remote access communications.
A section of NIST SP 800-114 focuses on protecting cell phones, PDAs,
and smart phones, such as hybrid cell phone/PDA devices (for example,
BlackBerry and Windows Mobile devices). Another section guides
teleworkers in the safe use of devices that are secured by a third
party, such as a computer provided for public use at a conference or
The publication's useful appendices present supplemental information and
supporting material, including security-related considerations for
telework, such as using cellular phones and Voice over Internet Protocol
(VoIP) phone services; using wireless personal area network (WPAN)
technologies such as Bluetooth; using wireless broadband data cards; and
ensuring the secure destruction of removable media and printed materials
that might contain sensitive information. Also included in the
appendices are a glossary, a list of acronyms and abbreviations, and a
list of in-print resources and online tools and resources that users may
wish to consult for additional information about securing their telework
NIST SP 800-114 is available at NIST's Web site at
Security of Telework Devices: A Challenge for Workers and Their
Both personal computers and consumer devices are used for telework, and
different ownership arrangements apply to the devices. Personal
computers (PCs) are desktop and laptop computers that run standard PC
OSs (e.g., Windows, Linux/UNIX, Mac OS). These devices gain access to
broadband networks through cable modems, digital subscriber lines,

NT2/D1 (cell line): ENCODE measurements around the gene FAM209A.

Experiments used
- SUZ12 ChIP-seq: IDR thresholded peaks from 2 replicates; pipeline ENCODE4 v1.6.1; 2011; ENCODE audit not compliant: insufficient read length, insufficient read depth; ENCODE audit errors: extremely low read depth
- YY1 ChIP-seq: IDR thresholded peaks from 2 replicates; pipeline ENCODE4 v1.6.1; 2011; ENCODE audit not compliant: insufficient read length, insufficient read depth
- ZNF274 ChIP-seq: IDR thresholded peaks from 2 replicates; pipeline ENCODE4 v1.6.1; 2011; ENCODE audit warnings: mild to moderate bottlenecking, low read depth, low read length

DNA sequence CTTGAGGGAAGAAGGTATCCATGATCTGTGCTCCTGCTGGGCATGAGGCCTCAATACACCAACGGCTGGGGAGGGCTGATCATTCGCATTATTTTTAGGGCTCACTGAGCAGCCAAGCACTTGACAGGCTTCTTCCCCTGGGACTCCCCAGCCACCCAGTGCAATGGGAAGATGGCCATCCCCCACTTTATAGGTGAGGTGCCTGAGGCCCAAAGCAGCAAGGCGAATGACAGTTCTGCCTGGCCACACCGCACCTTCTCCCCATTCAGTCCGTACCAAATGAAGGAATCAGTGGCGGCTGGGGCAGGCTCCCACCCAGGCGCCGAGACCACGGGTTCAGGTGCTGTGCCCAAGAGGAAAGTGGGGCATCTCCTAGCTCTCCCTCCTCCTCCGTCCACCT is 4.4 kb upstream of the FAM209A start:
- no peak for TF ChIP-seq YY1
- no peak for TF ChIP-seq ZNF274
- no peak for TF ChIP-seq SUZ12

satellite, and wireless connections. Consumer devices are small, usually
mobile, computers that do not run standard PC OSs. Examples are
networking-capable PDAs, cell phones, and video game systems. Consumer
devices are most often used for remote access applications that use Web
browsers, primarily Secure Sockets Layer (SSL) Virtual Private Networks
(VPNs) and individual Web application access.
Telework devices may be owned, configured, and managed by the worker's
organization and can be used for any of the organization's access
methods. Some teleworker devices are owned by the worker, who is
responsible for securing them and maintaining their security. Another
arrangement is the devices that are owned, configured, and secured by
third parties, such as kiosk computers at hotels, and PCs or consumer
devices owned by friends and family of the worker. Remote access options
for third party-secured devices are usually limited because users are
often unable to install software onto them, such as VPN software,
terminal server software, and Web browser plug-ins.
Because of their security policies and technology limitations,
organizations often limit the types of devices that can be used for
remote access. An organization might require the worker to use only the
organization's PCs. Some organizations have tiered access levels, such
as allowing the organization's PCs to access many resources,
teleworker-owned PCs to access a more limited set of resources, and